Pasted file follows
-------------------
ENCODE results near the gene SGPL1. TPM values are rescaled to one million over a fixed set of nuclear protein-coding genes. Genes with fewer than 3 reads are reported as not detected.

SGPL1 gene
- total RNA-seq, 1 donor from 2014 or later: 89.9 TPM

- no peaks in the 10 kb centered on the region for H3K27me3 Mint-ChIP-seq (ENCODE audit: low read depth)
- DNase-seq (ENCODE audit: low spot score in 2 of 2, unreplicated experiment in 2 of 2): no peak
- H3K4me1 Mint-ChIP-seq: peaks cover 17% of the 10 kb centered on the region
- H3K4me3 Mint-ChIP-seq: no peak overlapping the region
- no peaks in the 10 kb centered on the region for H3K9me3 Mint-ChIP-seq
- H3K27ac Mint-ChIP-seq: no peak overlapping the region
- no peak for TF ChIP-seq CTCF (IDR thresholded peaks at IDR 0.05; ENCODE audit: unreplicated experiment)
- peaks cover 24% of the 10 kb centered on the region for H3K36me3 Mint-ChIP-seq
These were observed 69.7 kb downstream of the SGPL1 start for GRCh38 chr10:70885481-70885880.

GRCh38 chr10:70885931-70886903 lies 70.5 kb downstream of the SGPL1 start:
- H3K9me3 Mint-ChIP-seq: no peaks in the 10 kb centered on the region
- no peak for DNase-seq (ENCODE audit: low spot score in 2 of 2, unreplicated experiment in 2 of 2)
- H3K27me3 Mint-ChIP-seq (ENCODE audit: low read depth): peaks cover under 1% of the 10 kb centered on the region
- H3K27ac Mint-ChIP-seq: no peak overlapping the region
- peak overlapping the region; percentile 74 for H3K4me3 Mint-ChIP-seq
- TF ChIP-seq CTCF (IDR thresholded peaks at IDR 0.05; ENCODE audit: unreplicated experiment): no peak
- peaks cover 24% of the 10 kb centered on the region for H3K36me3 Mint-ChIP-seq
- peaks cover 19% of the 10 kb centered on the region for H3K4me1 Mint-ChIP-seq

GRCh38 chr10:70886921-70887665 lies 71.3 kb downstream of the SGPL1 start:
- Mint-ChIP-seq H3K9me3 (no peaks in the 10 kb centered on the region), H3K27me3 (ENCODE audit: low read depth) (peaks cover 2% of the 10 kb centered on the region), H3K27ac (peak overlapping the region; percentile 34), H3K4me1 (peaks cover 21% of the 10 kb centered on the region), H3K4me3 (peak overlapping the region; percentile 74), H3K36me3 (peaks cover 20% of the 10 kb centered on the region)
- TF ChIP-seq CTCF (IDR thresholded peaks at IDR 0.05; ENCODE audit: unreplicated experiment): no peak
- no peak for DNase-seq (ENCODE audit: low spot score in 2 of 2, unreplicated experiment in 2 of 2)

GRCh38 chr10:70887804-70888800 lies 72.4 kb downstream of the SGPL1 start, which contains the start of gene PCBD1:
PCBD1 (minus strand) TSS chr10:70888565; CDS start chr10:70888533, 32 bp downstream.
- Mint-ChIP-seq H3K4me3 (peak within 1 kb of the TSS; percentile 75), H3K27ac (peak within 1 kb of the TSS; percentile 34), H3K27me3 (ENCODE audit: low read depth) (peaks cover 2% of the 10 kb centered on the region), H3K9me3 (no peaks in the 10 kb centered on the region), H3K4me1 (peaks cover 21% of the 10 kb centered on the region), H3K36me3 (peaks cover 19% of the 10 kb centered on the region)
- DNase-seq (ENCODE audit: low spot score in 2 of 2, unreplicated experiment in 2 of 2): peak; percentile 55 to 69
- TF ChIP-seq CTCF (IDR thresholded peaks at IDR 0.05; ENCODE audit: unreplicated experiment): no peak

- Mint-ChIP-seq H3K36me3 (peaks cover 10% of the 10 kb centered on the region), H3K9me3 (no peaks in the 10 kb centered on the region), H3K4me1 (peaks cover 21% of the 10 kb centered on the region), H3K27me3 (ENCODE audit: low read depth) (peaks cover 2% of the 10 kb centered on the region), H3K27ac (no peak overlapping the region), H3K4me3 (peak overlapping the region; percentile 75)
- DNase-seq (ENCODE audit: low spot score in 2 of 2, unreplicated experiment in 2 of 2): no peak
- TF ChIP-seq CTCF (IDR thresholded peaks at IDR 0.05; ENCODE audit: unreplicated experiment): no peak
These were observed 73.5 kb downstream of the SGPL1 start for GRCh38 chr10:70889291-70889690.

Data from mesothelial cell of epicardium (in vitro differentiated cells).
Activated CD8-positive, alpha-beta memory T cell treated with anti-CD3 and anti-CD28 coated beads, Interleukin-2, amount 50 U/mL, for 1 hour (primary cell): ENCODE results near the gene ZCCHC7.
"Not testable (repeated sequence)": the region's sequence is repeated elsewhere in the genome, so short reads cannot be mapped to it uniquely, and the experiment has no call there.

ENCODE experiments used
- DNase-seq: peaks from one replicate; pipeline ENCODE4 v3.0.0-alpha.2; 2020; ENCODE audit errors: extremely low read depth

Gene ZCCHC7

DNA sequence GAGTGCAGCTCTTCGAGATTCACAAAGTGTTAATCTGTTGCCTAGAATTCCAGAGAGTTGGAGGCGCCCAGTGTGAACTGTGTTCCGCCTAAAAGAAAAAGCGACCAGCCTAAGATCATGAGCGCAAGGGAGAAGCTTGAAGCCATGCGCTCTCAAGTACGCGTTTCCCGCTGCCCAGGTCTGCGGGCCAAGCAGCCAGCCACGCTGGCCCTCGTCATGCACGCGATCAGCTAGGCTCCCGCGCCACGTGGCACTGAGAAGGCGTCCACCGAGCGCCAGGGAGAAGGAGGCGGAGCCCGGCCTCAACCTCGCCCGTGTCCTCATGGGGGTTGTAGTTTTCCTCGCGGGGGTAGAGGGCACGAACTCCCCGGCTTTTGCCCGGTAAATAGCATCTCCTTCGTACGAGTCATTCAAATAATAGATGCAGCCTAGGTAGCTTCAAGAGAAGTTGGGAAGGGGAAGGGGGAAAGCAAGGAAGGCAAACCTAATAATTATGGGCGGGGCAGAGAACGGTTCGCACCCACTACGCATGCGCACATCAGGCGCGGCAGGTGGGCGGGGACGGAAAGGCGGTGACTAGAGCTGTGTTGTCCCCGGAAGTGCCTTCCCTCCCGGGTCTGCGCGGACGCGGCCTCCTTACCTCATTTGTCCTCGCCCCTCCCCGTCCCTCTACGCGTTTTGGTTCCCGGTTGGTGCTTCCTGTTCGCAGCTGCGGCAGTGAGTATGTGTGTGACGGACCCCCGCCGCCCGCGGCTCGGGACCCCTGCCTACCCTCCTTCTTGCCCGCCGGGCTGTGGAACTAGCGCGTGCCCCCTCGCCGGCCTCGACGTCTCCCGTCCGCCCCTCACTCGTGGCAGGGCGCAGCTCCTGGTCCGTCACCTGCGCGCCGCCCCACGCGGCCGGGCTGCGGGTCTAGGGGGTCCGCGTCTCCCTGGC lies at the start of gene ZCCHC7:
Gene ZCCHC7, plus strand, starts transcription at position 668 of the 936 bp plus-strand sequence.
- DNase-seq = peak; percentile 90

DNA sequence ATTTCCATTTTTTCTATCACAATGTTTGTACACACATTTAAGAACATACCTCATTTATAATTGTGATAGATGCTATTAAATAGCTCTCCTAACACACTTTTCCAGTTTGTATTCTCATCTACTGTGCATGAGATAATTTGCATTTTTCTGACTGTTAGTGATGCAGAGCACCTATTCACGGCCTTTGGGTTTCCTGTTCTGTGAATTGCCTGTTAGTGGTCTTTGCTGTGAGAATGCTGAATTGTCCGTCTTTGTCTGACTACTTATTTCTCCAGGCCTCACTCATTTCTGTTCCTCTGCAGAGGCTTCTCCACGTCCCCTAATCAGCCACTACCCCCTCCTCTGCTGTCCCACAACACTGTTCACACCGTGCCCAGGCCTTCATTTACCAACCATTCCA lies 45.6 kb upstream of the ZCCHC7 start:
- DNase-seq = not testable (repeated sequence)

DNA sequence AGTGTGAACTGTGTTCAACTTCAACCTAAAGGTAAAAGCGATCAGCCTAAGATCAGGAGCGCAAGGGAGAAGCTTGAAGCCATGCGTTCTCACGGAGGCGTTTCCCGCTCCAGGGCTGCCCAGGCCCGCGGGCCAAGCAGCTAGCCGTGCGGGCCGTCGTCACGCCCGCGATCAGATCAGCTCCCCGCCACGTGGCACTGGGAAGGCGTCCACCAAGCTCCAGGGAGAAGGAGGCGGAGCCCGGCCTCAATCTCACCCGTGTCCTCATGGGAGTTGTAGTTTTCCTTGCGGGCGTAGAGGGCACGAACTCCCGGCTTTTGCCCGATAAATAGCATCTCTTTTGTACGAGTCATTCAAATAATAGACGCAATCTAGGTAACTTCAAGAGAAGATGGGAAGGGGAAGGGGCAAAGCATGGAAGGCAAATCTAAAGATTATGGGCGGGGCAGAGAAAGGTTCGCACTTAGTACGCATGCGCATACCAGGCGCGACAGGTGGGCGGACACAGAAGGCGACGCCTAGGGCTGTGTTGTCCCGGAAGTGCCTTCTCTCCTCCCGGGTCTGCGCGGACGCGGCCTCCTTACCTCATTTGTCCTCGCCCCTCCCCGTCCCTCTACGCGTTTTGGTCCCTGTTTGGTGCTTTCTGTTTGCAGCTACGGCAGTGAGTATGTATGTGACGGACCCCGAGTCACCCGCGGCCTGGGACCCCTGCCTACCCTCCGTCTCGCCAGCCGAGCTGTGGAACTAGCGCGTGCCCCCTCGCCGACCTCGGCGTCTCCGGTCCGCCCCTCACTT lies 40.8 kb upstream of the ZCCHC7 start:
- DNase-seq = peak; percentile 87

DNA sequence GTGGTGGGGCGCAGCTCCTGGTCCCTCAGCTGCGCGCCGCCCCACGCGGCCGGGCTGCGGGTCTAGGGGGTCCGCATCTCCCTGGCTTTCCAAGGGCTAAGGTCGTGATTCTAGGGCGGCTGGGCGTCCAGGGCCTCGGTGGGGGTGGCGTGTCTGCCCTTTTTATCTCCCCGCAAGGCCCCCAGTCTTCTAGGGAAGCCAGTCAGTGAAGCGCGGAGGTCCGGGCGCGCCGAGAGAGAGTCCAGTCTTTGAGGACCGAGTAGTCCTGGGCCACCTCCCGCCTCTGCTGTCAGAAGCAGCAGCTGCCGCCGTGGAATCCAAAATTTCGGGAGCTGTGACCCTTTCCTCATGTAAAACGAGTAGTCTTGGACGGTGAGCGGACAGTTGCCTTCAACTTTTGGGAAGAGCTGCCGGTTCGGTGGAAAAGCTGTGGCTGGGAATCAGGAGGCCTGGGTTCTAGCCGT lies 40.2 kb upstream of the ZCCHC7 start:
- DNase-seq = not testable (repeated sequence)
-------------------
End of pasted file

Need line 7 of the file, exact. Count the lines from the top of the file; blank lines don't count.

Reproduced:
- H3K4me3 Mint-ChIP-seq: no peak overlapping the region